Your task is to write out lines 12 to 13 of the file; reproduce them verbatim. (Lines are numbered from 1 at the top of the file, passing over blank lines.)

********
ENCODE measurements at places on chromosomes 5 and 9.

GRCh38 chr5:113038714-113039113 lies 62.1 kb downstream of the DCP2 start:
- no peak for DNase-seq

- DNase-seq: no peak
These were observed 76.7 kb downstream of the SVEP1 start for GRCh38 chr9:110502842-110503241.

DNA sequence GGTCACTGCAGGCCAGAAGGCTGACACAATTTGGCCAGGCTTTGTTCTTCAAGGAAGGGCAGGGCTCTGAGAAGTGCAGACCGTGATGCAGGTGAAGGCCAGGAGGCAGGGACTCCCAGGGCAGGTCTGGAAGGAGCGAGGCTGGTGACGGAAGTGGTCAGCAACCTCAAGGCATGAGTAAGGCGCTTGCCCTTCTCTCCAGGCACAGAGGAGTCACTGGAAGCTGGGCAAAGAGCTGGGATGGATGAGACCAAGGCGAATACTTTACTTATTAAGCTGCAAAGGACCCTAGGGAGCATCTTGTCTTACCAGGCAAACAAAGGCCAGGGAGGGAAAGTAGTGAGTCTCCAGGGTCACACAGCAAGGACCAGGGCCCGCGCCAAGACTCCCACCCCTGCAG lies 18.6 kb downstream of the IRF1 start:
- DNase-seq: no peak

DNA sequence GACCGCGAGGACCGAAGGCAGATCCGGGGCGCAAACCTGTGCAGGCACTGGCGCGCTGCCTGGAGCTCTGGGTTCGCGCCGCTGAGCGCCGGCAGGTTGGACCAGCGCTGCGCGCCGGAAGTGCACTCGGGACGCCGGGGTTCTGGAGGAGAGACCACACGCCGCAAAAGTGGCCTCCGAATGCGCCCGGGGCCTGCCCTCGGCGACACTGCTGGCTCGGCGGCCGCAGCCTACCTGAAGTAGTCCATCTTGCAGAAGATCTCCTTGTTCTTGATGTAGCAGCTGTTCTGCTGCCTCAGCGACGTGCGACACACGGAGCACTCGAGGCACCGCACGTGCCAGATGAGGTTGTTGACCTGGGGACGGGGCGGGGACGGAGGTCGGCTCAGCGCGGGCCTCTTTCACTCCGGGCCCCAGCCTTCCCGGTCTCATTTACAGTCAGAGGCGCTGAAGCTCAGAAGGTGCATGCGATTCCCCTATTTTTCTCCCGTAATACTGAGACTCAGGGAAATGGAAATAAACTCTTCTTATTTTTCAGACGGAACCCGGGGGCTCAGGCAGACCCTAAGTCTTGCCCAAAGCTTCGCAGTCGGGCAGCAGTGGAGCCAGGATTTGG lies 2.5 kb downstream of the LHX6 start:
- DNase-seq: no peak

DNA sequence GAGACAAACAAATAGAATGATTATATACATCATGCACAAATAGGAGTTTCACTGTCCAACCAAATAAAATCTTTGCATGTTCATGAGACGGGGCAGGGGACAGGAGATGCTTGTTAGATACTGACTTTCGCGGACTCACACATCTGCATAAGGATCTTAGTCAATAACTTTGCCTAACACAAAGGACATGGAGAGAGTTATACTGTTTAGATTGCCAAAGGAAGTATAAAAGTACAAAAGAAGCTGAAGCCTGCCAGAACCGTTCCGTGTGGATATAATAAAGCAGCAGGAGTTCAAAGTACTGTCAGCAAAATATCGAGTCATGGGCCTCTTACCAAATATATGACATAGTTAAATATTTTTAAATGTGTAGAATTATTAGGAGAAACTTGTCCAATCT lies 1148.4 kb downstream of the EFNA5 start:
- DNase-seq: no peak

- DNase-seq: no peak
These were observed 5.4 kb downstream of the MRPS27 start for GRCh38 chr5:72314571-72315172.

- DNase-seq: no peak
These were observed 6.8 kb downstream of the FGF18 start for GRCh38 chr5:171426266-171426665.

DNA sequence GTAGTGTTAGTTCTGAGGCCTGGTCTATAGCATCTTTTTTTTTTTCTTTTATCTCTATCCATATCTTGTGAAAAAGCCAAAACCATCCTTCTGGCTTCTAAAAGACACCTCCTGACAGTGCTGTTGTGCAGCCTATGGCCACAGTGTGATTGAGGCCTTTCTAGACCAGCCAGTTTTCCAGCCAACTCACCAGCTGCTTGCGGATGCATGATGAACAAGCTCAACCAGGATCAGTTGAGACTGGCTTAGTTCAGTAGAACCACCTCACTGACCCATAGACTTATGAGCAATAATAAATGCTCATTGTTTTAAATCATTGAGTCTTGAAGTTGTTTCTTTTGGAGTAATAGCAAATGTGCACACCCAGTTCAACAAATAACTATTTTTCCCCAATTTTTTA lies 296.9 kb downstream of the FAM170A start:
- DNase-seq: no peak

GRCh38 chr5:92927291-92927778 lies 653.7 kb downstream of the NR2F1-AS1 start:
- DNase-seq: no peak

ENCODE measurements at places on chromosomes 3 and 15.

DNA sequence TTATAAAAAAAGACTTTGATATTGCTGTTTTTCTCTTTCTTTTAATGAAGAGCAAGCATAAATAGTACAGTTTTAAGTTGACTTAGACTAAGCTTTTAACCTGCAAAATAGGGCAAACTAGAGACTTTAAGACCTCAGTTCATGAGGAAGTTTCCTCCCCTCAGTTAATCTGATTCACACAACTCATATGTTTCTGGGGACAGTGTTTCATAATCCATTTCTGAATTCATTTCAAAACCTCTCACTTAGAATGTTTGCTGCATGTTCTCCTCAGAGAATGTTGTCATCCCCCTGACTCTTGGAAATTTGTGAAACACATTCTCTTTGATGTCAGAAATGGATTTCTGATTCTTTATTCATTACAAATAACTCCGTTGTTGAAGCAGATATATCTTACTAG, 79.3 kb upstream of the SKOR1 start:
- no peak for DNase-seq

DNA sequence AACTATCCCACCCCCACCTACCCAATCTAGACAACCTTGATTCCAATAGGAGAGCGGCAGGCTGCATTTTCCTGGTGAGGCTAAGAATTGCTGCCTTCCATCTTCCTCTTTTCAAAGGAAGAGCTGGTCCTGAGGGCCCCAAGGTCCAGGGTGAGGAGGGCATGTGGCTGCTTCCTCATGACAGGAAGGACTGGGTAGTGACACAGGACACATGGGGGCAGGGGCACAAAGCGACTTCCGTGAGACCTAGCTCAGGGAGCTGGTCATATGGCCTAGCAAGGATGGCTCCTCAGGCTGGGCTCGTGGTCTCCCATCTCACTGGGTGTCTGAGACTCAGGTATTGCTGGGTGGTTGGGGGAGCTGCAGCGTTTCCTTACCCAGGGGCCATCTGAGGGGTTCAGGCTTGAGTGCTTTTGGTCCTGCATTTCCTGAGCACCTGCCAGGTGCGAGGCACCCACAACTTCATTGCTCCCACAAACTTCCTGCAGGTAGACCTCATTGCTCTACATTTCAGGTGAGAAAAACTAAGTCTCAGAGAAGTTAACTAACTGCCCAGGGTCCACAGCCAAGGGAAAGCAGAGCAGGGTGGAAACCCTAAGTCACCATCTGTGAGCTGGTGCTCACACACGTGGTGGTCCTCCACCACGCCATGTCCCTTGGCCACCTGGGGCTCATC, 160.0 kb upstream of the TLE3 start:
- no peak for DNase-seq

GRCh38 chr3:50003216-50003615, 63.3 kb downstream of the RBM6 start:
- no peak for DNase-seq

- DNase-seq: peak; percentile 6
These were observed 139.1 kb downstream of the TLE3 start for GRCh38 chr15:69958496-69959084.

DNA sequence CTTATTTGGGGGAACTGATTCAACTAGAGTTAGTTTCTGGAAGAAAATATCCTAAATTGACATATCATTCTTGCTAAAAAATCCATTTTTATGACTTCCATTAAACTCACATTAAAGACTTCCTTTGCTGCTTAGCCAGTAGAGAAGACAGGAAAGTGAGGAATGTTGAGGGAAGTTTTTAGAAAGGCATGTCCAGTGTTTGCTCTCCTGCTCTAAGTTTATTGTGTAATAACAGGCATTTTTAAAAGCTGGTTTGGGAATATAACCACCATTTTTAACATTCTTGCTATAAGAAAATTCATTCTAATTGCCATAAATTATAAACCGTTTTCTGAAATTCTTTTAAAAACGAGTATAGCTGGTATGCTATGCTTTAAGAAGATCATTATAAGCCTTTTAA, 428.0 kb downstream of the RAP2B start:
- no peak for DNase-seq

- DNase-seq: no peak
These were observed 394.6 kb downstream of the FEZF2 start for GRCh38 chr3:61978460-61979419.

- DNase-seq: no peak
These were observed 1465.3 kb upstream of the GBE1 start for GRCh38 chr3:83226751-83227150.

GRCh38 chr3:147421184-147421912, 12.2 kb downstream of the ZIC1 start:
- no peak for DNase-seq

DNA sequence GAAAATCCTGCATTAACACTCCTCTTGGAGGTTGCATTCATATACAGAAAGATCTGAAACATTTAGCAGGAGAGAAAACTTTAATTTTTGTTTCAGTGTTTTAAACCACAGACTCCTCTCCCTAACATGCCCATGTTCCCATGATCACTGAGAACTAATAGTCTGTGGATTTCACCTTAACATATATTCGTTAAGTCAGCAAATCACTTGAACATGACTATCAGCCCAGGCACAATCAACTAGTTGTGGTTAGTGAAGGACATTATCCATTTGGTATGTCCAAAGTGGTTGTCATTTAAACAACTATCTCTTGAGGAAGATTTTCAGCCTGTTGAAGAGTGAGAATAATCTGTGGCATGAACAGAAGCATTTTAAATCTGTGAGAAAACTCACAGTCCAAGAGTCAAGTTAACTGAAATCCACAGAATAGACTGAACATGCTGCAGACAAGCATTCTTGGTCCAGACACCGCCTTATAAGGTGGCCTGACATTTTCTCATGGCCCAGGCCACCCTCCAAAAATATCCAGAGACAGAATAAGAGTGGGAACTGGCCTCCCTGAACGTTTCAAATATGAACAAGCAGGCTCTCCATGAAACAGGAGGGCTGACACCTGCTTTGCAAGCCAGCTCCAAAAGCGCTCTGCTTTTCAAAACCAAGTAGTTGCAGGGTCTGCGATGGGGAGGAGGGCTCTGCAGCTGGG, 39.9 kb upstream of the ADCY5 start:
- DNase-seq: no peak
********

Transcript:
- DNase-seq: no peak
These were observed 5.4 kb downstream of the MRPS27 start for GRCh38 chr5:72314571-72315172.